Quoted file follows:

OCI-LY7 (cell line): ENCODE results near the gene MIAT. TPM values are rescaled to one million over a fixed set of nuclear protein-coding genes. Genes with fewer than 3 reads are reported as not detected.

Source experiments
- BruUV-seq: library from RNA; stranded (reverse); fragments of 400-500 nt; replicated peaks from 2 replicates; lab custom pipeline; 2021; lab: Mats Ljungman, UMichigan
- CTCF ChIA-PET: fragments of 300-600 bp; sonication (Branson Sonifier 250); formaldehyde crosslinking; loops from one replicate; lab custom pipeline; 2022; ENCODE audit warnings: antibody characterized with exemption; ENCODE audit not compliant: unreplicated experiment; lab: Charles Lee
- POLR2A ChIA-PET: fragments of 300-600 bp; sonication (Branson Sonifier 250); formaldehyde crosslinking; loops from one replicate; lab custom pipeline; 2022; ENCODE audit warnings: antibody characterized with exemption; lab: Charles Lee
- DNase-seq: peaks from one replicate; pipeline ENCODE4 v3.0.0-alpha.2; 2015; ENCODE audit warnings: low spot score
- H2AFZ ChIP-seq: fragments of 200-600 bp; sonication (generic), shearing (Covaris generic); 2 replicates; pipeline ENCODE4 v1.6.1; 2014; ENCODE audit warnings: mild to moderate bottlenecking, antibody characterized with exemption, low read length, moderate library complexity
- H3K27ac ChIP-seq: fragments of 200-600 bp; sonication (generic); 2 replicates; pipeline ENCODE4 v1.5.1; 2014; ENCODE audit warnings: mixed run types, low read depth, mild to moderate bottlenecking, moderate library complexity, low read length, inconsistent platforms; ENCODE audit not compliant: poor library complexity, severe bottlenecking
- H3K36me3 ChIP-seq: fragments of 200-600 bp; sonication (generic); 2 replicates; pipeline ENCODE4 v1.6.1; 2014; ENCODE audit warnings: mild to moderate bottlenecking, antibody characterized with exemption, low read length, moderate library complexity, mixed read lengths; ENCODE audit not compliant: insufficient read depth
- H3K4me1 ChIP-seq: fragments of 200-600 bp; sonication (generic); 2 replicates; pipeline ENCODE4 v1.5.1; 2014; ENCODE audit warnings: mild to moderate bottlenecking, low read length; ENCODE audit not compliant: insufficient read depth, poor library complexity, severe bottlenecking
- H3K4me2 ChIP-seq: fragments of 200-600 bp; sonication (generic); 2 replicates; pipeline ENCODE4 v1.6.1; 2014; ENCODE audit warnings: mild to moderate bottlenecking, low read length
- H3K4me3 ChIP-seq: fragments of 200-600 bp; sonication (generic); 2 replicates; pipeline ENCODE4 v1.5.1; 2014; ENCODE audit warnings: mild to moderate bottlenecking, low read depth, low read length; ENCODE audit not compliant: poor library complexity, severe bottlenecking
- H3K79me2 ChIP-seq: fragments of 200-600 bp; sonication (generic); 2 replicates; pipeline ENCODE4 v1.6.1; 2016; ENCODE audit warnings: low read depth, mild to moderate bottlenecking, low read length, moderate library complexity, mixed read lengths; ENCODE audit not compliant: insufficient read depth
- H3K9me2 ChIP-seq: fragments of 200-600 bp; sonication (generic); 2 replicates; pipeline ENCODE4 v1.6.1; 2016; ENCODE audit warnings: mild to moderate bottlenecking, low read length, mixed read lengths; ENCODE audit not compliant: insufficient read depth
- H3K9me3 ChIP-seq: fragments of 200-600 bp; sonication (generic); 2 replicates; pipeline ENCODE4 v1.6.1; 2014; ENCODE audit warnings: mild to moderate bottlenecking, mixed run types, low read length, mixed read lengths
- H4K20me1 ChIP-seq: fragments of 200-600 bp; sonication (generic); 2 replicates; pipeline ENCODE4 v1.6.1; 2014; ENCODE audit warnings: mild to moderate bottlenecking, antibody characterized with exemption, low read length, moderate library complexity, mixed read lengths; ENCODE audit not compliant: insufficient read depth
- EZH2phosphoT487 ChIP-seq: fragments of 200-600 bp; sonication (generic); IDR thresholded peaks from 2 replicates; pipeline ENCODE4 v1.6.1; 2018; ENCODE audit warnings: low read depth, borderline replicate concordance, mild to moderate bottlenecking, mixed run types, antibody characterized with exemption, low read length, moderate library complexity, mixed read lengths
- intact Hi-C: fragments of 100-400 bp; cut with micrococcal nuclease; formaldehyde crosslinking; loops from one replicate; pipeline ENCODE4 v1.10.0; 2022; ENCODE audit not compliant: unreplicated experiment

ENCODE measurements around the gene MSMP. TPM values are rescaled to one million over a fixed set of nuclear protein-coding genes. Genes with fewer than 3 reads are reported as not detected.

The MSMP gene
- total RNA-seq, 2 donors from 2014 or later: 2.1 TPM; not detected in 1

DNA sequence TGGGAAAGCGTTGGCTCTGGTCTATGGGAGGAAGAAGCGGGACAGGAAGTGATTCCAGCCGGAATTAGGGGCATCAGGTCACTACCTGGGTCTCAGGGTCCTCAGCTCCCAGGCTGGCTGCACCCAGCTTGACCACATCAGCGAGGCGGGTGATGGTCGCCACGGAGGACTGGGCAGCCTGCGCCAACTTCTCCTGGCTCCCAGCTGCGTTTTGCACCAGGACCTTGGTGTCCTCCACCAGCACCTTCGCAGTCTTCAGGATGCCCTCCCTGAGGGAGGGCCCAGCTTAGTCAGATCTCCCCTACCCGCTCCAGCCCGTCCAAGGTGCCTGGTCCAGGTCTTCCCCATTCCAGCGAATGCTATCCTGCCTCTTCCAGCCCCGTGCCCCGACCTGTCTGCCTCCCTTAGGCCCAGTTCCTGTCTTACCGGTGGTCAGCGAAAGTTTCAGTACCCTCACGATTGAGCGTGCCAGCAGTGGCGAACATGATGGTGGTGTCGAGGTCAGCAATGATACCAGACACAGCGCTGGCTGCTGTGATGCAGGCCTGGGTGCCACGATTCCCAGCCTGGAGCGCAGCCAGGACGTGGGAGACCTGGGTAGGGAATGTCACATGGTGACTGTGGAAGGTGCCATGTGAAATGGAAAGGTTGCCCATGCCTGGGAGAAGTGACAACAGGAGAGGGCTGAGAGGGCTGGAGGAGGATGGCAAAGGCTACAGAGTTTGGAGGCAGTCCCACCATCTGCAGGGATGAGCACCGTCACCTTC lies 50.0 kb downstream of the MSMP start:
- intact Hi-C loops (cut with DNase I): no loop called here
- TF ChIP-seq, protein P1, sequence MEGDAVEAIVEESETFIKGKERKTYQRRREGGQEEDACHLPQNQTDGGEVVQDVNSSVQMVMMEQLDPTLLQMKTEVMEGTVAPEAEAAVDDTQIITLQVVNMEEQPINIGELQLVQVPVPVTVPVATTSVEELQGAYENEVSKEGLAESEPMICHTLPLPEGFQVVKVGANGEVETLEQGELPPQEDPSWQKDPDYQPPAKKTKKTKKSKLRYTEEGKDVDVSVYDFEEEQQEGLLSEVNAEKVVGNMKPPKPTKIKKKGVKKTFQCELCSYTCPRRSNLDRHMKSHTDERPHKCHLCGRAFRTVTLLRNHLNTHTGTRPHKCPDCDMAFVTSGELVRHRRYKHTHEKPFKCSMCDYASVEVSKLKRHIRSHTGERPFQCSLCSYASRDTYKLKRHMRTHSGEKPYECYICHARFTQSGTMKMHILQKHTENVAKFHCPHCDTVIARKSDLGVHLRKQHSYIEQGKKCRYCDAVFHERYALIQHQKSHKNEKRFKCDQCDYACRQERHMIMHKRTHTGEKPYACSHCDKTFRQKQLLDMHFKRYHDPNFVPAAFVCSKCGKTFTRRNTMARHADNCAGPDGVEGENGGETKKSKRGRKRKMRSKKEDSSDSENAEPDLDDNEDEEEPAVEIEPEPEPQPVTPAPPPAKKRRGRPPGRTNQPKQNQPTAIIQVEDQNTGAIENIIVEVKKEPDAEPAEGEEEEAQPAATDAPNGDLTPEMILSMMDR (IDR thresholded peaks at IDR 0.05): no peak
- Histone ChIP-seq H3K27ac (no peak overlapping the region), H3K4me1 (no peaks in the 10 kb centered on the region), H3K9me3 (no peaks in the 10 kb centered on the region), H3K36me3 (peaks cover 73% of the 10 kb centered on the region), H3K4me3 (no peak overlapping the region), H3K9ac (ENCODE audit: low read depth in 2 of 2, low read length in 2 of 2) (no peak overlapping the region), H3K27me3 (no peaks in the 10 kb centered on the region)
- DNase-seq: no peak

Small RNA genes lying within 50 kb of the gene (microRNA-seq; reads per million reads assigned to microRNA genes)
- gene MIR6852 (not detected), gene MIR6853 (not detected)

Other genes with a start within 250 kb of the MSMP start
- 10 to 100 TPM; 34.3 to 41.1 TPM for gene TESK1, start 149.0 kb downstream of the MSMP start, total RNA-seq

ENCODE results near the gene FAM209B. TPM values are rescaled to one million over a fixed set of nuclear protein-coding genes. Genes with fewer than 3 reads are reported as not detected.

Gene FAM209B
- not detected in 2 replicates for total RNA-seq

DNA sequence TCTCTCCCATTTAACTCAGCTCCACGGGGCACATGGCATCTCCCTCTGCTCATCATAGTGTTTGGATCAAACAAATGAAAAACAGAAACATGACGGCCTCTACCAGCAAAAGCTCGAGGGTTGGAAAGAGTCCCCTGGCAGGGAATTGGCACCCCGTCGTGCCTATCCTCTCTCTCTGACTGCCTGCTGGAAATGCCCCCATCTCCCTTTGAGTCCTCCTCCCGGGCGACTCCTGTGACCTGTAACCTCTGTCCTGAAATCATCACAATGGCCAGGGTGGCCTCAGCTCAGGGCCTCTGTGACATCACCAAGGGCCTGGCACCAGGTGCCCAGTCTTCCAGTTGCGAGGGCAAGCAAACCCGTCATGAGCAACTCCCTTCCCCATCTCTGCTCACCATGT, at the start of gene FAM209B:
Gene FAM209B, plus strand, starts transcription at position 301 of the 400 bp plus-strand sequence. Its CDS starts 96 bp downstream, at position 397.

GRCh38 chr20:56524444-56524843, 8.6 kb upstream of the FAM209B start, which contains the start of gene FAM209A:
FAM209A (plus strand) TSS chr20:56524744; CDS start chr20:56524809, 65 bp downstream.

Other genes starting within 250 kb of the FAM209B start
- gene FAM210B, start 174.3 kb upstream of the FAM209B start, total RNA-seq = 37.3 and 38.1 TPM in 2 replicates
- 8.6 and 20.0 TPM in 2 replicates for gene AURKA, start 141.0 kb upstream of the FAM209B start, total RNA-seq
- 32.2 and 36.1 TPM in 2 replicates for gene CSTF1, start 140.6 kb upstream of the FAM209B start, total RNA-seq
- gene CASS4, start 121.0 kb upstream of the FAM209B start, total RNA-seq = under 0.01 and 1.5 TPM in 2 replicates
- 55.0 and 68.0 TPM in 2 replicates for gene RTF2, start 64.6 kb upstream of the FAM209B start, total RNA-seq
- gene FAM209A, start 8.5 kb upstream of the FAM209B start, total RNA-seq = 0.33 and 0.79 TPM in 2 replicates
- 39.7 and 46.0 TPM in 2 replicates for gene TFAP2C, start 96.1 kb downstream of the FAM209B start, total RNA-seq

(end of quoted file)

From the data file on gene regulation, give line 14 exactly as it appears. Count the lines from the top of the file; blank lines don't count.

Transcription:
- H3K9me2 ChIP-seq: fragments of 200-600 bp; sonication (generic); 2 replicates; pipeline ENCODE4 v1.6.1; 2016; ENCODE audit warnings: mild to moderate bottlenecking, low read length, mixed read lengths; ENCODE audit not compliant: insufficient read depth